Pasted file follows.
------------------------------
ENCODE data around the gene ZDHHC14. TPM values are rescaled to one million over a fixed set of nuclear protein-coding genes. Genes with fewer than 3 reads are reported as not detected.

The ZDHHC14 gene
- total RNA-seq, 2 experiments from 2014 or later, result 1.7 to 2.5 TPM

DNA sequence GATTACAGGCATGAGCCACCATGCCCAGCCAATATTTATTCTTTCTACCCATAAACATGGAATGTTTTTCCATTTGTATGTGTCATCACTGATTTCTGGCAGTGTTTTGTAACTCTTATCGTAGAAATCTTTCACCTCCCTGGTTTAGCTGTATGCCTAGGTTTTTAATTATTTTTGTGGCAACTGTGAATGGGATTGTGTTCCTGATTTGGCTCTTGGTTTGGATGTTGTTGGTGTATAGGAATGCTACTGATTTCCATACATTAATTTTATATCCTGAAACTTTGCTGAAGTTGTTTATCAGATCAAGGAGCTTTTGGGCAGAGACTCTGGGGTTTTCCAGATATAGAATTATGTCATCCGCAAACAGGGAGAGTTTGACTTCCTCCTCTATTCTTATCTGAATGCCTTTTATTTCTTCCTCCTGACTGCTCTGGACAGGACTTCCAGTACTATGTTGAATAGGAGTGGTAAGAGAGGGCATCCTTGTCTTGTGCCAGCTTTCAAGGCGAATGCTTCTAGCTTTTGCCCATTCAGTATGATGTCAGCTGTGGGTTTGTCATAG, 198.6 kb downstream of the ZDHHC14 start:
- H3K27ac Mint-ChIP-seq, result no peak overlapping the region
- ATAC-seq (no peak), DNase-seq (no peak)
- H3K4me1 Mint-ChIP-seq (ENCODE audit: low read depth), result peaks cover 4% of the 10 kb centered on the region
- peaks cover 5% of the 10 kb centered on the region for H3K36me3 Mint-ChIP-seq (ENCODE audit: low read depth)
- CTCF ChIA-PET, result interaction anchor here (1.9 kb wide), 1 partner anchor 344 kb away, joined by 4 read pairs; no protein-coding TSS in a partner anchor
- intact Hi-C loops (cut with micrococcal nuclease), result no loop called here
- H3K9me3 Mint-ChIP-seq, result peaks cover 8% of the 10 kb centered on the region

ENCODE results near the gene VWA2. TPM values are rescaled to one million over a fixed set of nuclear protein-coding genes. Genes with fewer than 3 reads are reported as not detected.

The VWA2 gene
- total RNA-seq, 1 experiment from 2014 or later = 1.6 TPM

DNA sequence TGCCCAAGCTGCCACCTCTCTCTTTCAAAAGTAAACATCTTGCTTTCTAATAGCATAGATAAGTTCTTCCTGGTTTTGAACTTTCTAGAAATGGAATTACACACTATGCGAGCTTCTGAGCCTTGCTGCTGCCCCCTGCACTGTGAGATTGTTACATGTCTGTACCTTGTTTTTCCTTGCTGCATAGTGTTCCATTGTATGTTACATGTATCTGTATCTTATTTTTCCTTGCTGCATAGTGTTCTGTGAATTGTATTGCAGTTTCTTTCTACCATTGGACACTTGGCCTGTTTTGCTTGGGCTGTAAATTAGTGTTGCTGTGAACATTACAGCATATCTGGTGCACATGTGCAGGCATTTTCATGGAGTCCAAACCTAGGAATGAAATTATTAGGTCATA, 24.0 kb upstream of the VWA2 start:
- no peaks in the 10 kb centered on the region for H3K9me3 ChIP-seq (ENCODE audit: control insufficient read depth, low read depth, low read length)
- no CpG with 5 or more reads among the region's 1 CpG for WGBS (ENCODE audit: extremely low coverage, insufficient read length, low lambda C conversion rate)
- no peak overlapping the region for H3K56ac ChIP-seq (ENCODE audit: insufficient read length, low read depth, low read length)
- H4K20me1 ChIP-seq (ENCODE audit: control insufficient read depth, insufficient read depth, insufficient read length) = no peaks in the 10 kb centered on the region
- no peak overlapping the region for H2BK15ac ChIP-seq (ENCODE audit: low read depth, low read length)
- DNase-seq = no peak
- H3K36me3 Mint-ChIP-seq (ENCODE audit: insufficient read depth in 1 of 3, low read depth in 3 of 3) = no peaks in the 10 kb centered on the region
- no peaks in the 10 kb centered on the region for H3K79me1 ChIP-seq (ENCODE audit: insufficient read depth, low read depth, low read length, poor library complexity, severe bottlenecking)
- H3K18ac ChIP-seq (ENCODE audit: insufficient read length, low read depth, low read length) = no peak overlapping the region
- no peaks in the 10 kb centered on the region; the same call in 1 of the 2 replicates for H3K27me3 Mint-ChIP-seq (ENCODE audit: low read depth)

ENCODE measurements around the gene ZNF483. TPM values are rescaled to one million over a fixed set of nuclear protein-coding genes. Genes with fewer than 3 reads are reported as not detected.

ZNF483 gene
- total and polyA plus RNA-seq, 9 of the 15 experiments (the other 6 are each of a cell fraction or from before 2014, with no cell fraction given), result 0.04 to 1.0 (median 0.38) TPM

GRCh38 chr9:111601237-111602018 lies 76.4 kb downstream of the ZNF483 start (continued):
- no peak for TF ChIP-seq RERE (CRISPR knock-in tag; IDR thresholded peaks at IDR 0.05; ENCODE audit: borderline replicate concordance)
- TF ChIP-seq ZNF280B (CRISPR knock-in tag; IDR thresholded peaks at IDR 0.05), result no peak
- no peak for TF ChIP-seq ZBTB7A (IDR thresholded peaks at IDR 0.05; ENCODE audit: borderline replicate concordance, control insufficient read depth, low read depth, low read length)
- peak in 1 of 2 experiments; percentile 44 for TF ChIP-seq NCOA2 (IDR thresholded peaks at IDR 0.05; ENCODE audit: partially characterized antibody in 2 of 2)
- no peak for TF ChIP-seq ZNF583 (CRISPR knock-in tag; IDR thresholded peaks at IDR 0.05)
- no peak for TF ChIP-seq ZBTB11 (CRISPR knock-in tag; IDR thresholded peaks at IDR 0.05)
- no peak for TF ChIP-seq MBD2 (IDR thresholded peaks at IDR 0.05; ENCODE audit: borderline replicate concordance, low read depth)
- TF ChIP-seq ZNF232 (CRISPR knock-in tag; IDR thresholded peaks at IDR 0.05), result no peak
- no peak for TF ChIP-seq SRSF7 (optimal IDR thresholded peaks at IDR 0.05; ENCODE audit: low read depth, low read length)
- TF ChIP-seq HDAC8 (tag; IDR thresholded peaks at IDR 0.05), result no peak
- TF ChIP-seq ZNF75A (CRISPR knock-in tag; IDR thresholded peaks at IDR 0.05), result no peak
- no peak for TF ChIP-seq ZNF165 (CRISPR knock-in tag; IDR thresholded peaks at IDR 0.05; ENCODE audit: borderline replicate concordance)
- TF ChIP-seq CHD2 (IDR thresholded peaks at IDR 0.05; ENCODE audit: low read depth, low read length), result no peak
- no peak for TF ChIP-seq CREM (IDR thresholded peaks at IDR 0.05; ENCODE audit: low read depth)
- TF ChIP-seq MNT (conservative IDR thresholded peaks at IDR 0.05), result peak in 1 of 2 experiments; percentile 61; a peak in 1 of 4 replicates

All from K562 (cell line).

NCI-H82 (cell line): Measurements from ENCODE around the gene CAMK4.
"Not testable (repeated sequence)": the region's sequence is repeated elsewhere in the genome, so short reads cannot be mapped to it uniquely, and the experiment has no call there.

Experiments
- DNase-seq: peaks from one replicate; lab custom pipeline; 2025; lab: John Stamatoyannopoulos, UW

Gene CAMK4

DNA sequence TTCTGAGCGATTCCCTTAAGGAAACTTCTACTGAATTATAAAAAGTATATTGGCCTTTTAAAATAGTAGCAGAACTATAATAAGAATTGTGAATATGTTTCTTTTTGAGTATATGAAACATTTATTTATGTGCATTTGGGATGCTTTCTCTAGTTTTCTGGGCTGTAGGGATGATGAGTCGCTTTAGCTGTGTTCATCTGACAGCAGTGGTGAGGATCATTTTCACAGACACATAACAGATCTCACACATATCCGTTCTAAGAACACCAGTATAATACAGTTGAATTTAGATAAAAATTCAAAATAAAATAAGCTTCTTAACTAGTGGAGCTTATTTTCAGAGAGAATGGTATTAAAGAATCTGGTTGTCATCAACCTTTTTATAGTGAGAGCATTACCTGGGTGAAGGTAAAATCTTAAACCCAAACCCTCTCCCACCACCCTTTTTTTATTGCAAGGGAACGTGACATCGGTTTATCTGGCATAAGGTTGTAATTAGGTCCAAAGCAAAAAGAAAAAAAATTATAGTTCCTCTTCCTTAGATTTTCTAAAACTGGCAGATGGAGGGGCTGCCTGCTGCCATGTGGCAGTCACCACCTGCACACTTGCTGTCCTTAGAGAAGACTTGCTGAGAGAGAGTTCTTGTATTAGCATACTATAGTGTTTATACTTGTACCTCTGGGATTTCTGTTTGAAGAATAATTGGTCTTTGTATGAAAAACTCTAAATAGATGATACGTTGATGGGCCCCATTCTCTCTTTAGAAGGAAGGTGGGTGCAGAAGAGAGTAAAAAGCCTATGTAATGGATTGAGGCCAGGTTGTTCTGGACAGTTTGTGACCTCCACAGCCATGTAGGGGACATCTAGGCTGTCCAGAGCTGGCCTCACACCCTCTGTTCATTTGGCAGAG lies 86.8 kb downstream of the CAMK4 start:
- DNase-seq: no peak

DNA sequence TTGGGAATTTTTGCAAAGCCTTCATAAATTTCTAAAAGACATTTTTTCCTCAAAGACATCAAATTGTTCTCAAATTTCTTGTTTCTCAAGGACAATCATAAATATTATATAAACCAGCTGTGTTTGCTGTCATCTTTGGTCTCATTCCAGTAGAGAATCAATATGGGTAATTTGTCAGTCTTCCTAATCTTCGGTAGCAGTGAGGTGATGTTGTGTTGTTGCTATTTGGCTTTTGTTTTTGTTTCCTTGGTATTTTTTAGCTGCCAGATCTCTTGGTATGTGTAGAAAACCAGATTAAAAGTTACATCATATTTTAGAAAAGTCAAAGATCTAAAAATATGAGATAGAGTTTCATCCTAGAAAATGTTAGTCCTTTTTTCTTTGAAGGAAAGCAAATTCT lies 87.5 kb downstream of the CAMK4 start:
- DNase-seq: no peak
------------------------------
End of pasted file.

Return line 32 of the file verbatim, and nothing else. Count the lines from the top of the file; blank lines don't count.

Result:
- no peak for TF ChIP-seq ZBTB7A (IDR thresholded peaks at IDR 0.05; ENCODE audit: borderline replicate concordance, control insufficient read depth, low read depth, low read length)